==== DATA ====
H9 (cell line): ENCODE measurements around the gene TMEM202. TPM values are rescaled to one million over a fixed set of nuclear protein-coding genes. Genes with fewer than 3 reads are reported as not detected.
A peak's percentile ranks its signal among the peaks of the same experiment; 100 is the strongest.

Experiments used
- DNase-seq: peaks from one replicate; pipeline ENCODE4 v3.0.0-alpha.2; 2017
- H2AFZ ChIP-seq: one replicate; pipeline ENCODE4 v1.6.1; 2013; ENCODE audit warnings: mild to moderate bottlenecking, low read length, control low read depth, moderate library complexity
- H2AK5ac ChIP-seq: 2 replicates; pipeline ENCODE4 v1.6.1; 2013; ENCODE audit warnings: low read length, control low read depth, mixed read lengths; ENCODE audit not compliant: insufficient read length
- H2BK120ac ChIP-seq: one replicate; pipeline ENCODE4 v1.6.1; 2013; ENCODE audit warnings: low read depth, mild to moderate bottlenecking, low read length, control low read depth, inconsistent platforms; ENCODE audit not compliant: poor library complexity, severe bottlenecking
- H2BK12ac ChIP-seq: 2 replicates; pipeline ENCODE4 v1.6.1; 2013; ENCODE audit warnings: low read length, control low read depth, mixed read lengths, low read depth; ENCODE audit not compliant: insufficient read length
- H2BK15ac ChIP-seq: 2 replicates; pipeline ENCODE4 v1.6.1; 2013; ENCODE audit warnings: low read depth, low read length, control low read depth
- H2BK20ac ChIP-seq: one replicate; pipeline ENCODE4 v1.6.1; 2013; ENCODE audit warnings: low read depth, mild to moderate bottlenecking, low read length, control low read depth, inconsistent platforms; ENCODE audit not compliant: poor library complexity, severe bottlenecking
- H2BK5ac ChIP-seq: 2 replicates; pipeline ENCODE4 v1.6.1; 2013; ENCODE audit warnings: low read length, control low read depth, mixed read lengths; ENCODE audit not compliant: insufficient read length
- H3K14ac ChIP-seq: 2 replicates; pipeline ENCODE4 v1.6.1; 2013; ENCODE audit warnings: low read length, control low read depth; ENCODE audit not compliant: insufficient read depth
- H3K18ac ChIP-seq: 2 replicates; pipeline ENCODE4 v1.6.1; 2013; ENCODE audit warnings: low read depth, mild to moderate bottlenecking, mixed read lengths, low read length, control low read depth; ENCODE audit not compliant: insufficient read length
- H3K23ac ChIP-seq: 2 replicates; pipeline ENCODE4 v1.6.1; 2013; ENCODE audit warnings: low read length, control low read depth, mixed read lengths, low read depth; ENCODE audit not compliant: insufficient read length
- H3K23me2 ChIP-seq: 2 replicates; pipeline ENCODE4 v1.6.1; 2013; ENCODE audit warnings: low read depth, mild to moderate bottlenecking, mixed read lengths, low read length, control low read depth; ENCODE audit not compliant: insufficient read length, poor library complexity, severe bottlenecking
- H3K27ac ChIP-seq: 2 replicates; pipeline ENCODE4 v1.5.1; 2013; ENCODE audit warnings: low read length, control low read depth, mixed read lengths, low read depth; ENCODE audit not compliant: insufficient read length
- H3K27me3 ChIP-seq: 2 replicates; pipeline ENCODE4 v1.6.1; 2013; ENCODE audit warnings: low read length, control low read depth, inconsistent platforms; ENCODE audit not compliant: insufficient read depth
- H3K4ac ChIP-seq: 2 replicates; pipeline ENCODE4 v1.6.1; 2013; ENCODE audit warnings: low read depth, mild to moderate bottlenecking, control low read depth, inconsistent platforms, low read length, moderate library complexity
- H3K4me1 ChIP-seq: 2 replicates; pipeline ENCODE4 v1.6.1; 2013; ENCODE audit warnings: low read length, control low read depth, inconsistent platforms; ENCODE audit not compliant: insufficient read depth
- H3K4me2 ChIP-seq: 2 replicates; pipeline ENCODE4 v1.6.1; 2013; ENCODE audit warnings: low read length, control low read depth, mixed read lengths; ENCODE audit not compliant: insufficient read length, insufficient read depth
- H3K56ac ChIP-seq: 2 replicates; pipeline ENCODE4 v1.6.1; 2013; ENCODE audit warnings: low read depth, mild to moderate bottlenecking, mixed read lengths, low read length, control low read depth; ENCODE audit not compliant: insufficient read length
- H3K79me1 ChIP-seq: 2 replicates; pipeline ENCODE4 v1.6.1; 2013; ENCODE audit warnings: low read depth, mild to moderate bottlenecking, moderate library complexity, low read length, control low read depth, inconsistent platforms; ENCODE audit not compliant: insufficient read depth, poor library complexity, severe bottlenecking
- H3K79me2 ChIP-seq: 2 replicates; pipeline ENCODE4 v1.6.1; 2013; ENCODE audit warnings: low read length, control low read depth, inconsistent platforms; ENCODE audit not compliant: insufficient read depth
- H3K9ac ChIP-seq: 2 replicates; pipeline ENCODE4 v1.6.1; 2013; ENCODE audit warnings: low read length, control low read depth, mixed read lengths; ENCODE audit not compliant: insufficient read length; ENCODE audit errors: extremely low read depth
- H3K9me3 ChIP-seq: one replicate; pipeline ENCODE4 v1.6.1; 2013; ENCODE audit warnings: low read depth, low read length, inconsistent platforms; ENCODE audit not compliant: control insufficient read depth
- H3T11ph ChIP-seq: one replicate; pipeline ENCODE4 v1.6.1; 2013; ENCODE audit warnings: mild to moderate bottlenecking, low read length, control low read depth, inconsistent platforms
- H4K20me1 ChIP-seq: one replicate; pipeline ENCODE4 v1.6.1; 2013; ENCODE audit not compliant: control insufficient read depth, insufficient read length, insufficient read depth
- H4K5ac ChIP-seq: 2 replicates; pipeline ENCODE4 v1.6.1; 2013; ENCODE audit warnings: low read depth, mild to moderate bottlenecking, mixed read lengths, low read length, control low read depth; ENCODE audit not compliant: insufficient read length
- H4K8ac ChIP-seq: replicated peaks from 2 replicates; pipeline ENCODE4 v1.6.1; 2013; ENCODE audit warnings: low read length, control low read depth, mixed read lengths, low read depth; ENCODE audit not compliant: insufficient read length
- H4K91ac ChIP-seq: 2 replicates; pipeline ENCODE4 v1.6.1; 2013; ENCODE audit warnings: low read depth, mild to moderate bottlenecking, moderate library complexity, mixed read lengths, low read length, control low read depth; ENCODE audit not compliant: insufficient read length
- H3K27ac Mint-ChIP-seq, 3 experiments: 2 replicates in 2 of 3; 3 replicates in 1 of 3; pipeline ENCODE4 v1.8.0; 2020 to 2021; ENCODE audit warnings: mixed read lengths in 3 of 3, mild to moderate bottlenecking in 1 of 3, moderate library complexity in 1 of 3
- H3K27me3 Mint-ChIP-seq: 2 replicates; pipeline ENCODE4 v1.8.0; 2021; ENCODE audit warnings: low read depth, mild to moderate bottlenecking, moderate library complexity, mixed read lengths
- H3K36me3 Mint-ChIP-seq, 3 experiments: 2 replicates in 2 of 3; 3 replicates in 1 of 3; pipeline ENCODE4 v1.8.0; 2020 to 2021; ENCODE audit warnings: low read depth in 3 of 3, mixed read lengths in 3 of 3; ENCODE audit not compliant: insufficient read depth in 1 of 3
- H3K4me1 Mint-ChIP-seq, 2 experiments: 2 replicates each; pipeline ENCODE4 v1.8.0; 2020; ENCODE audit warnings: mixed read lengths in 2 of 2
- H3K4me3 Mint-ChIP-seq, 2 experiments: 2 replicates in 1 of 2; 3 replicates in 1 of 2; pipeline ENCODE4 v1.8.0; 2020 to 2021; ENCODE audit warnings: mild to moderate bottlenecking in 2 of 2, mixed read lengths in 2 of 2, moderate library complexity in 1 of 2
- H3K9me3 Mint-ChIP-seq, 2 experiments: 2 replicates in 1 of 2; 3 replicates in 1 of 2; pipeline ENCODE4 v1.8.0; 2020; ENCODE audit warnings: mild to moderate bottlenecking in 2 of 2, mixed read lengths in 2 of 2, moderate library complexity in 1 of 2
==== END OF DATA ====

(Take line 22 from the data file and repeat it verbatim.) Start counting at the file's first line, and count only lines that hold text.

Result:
- H3K79me1 ChIP-seq: 2 replicates; pipeline ENCODE4 v1.6.1; 2013; ENCODE audit warnings: low read depth, mild to moderate bottlenecking, moderate library complexity, low read length, control low read depth, inconsistent platforms; ENCODE audit not compliant: insufficient read depth, poor library complexity, severe bottlenecking